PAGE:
They invite the public to see and admire the objects in exhibition but do not want an inquisitive public that seeks information about the administration of the museum. For example, nobody knows what the Russians paid for having a Parthenon marble flown to St. Petersburg for exhibition. We also do not know how much Nigeria received for Benin: Kings and Rituals-Court Arts from Nigeria in Vienna, Paris, Berlin and Chicago. Nor is one informed about the expenses of Kingdom of Ife: Sculptures from West Africa.

Members of the nefarious Punitive Expedition of 1897 posing proudly with looted Benin artefacts


It is true though that many African governments have not provided sufficient funds for their museums which must often rely on external funds from the very states that are holding our looted artefacts. That clearly weakens the bargaining position of African museum officials in their dealings with European museums. Think of the deleterious effect of such situations on the production of knowledge in museum studies. The often-stated commitment of African governments to African culture is not generally followed by any concrete acts. Hardly any politician follows the example of Léopold Sédar Senghor who made sure that the budget of Senegal made sufficient provisions for arts and culture.

The idea of Europeans establishing in Benin City a permanent display of looted Benin artefacts that continue to be in European ownership should be considered by every African as an insult to Nigerians and African peoples.  Successors to looters become arbiters of the location and display of Benin artefacts. The wishes of the Oba of Benin are simply ignored. The Benin artefacts should be returned to the Oba of Benin and his people who may decide to organize a display showing artefacts that were looted in 1897 by a violent British army. This would be the true history of the Benin Bronzes, however painful and shameful this may be for some persons and institutions. For the sake of all those who lost their lives and properties in the notorious invasion, the true story of Benin should be preserved. Falsification and distortion of history will not do.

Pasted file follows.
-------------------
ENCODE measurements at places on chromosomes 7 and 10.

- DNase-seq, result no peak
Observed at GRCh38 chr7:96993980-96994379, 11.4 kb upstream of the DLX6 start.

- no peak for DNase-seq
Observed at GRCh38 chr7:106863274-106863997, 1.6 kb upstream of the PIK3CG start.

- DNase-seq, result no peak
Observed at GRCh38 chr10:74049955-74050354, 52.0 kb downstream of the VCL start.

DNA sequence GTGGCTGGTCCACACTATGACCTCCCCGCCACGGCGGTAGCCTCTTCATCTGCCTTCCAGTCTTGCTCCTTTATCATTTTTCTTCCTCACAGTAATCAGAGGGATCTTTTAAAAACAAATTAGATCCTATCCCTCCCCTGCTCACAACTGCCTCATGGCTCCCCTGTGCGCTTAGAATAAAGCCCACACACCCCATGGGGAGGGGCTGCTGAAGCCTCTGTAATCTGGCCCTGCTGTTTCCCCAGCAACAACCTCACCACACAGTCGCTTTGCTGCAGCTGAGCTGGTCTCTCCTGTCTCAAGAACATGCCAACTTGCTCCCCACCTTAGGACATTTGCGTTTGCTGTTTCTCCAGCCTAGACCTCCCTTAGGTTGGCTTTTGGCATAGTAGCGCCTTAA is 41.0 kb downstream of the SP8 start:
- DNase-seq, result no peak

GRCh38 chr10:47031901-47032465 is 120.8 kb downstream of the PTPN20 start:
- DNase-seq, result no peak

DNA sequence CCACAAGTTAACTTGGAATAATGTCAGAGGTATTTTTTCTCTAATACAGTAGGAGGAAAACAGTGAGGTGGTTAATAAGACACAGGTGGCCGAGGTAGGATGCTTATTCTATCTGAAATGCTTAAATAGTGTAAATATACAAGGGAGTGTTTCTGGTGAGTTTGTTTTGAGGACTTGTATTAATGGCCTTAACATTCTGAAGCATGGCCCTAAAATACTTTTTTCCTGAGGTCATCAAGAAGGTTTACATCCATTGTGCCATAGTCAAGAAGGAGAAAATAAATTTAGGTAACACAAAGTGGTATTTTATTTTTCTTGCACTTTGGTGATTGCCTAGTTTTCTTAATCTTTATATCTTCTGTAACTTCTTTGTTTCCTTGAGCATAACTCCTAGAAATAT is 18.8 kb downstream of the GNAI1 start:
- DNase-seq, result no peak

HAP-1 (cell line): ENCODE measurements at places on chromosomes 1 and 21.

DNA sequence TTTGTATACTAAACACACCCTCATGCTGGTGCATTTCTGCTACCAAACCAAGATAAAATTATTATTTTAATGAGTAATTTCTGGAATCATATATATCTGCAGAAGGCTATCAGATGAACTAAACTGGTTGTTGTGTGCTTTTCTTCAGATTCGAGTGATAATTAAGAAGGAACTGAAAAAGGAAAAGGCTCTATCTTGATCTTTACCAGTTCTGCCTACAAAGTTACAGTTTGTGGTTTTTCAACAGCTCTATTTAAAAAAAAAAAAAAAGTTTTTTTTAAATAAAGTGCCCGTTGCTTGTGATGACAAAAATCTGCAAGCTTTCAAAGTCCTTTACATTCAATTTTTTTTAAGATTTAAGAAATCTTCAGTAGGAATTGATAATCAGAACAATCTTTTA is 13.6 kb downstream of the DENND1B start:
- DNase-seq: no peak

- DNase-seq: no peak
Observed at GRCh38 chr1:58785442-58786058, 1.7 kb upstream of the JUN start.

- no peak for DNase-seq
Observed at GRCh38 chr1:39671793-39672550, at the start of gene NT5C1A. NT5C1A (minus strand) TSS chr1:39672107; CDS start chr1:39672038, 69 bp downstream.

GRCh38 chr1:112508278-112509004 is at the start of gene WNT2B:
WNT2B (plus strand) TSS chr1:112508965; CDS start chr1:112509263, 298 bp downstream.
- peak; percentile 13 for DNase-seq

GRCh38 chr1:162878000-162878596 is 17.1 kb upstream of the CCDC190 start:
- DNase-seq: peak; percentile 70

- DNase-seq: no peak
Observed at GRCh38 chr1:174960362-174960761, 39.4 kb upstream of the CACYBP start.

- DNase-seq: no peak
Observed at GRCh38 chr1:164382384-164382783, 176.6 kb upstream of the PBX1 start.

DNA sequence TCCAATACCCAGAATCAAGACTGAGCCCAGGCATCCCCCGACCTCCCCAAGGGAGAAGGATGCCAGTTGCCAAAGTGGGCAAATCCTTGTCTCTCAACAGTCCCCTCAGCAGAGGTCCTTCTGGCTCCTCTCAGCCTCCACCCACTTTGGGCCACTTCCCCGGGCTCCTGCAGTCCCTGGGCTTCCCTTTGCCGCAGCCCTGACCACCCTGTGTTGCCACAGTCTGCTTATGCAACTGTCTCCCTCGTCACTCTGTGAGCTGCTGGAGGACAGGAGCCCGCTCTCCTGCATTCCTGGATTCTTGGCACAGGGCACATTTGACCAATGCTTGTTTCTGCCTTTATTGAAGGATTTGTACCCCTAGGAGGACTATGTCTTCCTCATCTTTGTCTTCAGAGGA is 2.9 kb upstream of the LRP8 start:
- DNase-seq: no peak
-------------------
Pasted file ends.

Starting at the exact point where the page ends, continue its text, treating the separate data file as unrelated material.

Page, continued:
Nigerian officials should finally pay some attention to the so-called manifest destiny of Nigeria on the African continent and bear in mind that any arrangement they reach with European museums and governments will be cited as precedent for similar agreements regarding restitution of looted artefacts from other African States.

Head of an Oba, Benin, Nigeria, now in Bristol Museum, Bristol, United Kingdom of Great Britain.


The report on the proposed display of Benin artefacts on loan from European museums demonstrates once more, if another proof were necessary, European contempt for Africans and our intelligence. How could anyone, conversant with the history of the violent detachment of the artefacts from the palace of Oba Ovonramwen in 1897 make such a proposal? Would Europeans accept such a proposal if their looted treasures were in Nigeria and were shown from time to time in London and then returned to Benin where they would be kept for good? Do Benin artefacts belong to Nigerian history or European history? And how can any respectable African agree to such a proposal? Where is the self-respect of African representatives?

Queen-Mother Idia, Benin, Nigeria, now in the Ethnological Museum, Berlin, Germany.


We expect nothing short of the full restitution of the famous Benin bronzes such as the hip-mask of Queen Mother Idia, now in the British Museum, the bust of Queen-Mother Idia, now in the Ethnological Museum, Berlin, the plaque of Oba Ozolua and his retainers, now in World Museum, formerly Ethnological Museum, Vienna, the altar with Oba Ewuakpe, in the Ethnological Museum, Berlin, Germany, as well as the altar with Oba Akenzua I. in the same museum. These Benin nobles must return home to occupy their rightful place in the history and culture of the Benin and Nigerian peoples.

Altar group with Oba Ewuakpe, Benin, Nigeria, now in Ethnological Museum, Berlin, Germany.


The famous and well-known bronzes, relating to Benin history and culture, should be returned to Benin unless the Oba of Benin agrees that some of them may stay abroad. It would not be acceptable that European museums select for their own use the better-known objects and return to Nigeria lesser known artefacts.